BMF joins in debate on Permitted Development Rights

Published:  09 April, 2013

The Government’s proposals to extend Permitted Development Rights in England have been welcomed by the Builders Merchants’ Federation (BMF).

The Department of Communities & Local Government (DCLG) has proposed changes to current restrictions that relate to homes, shops, small businesses, offices and industrial buildings. The intention is to boost local economic activity and make it quicker, easier and cheaper to build small-scale, single-storey extensions and conservatories.

The proposed changes would initially apply for a temporary period of three years, though ministers have left open the possibility that such changes could become permanent. The DCLG also sought views on scope to use permitted development to make it easier to carry out garage conversions.

Responding to a consultation exercise, the BMF said it fully supported the proposals because anything that accelerates the number of extensions or conversions completed will help merchants’ trading activity. It told DCLG officials that easing the rules was sensible and welcome at a time when SME builders and allied trades in home improvement face dwindling order books.

In its written response, the BMF added that merchants see the return of a thriving property improvement market as a way to revitalise a local economy. Many sense that demand in their part of the world is being held back by economic uncertainty and consumers’ unwillingness to spend. The Catch 22 is voters are investing too little in small building work – yet politicians tell people they are spending too much and living beyond their means.

The proposals attracted plenty of criticism from Labour and Liberal Democrats. Despite being in Coalition government with the Conservatives, Lib Dem activists oppose the changes. BMF were in Brighton during their Party Political Conference last autumn where grass-roots members forced a vote on the proposals. Though not binding on Lib Dem ministers, the Conference carried the motion against extending Permitted Development Rights in England.

The consultation period closed in a welter of claims and counter-claims over the likely consequences. Several local authorities denounced the initiative, claiming it would encourage unsightly buildings. Other councils have refused to implement the plans. Heritage and conservation charities – along with certain national newspapers – mistook the proposals as the green light for a planning ‘free for all’. Opponents think it will lead to a big rise in disputes between neighbours over eyesore extensions or out-of-place development.

Points to note:

  • any planned works cannot take up more than half the area of a garden or suchlike
  • any intended extension cannot be for shop fronts, or extend beyond a shop front
  • houses of multiple occupancy were not included in this consultation
  • local authorities can continue to consult their voters using Article 4 directions (as now)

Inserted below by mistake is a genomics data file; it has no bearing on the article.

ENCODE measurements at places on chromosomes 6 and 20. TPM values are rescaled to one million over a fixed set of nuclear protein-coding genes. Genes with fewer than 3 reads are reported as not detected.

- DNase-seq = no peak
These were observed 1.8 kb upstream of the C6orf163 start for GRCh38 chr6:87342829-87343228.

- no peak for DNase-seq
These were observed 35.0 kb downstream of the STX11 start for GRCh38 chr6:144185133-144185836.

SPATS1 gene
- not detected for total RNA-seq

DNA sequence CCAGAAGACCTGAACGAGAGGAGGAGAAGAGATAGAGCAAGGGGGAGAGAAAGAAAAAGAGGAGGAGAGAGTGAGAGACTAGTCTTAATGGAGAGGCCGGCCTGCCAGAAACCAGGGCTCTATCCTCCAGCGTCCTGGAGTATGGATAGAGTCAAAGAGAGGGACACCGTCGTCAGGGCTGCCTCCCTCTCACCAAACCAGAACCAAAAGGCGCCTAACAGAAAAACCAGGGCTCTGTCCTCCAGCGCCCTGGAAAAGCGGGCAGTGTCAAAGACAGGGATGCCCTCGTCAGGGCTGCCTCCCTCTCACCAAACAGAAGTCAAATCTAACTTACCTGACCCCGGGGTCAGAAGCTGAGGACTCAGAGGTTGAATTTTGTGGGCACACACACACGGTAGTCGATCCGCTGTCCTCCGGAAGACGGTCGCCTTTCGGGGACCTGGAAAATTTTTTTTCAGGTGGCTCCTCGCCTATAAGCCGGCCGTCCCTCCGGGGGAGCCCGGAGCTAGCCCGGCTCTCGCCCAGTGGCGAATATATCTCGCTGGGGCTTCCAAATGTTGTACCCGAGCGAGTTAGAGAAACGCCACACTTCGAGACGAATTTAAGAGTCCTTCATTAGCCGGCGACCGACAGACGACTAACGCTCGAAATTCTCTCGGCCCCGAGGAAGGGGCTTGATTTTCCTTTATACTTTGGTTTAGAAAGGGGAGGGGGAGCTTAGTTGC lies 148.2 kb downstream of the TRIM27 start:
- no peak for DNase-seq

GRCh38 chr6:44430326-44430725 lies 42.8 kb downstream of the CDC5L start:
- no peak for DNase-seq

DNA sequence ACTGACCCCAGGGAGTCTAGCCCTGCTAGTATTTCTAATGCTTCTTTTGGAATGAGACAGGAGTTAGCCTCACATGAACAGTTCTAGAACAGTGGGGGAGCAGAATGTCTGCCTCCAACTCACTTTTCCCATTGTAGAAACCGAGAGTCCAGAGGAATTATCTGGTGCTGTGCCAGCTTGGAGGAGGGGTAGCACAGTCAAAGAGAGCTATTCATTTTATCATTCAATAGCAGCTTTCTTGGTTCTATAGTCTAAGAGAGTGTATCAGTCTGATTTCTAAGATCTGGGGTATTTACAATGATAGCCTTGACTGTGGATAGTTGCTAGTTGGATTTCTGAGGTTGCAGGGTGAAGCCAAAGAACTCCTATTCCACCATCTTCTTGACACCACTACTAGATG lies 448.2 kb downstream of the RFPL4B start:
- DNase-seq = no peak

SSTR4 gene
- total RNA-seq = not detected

• change of use classes were not part of this consultation
  • permitted development only covers the planning permission aspects – requirements under other regimes (e.g. Building Regulations) still apply.

In submitting its views, the BMF made several fundamental points about the trade. These included the fact that small works are labour-intensive and done locally by trained and competent people, often by word-of-mouth referral, using local suppliers and done sympathetically to various property types. All projects are hand-made, on site, to customers’ specifications and in all weather, often with the homeowner on site throughout the project.

The BMF concluded by highlighting that the consultation exercise was all about changes to supply-side policy and regulation – it did not look at the demand side. Even if families or businesses can take advantage of Permitted Development Rights, aspirations can still be thwarted by difficulties in paying for the work, wrote the Federation.

Improved availability of finance for businesses and mortgages for individuals is essential for construction-based economic recovery led by private enterprise, the BMF added. It believes that without this, output will be constrained and aspiring homeowners will continue to be frustrated, although ministers’ efforts to boost local economic activity in this way are very welcome to merchants.

In the light of the furore over the National Planning Policy Framework, the BMF suspects the DCLG will continue to meet resistance from other interested parties. Merchants and their customers wait to see how elected local councillors interpret and implement the final policy on the ground. The BMF believes there is an overriding need for ministers to get the national policy right because there will doubtless be those who bring test cases, hoping the courts find loopholes.

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